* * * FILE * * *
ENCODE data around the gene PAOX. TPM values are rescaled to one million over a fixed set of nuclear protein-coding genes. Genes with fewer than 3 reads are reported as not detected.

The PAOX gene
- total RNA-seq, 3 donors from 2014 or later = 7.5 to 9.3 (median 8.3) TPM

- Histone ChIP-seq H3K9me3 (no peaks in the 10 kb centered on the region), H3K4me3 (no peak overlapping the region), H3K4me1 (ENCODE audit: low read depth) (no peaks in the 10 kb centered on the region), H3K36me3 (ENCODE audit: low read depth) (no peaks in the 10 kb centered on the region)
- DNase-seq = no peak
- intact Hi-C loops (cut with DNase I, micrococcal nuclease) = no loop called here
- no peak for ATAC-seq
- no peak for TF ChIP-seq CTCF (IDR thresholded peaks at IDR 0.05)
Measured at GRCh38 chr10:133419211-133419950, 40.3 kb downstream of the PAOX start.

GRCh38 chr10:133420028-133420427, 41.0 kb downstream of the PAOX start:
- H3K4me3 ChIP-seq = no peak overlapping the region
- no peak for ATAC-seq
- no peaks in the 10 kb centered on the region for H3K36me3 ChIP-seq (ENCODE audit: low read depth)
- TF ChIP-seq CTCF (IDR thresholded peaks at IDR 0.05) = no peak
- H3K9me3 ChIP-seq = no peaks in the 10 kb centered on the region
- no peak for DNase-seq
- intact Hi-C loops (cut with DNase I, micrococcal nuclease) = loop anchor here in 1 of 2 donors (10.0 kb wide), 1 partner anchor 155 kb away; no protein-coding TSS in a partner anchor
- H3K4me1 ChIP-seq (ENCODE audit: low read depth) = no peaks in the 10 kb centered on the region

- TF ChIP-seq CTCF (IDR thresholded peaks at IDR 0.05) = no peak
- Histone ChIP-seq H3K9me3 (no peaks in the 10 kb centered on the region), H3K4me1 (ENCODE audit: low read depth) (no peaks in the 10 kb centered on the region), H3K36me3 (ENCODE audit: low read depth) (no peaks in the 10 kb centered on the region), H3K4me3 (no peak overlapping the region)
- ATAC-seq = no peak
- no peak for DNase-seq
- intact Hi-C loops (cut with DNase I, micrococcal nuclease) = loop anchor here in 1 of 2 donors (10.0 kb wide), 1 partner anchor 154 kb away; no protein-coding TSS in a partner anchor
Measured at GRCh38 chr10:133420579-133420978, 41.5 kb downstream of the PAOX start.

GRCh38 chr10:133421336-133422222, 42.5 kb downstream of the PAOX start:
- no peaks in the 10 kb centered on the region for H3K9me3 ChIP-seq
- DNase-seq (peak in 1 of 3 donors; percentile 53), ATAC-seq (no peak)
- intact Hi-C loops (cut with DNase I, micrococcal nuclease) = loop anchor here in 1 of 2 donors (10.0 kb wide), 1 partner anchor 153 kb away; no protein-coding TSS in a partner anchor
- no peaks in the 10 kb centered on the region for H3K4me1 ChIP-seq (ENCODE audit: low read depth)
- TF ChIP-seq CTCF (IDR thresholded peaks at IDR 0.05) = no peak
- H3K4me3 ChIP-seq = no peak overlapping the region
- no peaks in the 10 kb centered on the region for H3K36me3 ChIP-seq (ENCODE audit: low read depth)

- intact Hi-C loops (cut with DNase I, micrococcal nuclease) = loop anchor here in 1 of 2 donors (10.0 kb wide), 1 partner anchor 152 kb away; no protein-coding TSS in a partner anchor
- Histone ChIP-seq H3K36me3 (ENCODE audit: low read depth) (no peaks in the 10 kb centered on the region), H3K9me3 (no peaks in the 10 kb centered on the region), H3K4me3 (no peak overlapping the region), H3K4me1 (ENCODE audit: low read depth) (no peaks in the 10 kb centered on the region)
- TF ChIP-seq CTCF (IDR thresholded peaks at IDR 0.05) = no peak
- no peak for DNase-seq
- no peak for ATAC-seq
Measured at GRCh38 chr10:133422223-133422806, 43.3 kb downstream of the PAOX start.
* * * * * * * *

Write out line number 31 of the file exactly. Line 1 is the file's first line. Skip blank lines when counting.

- H3K4me3 ChIP-seq = no peak overlapping the region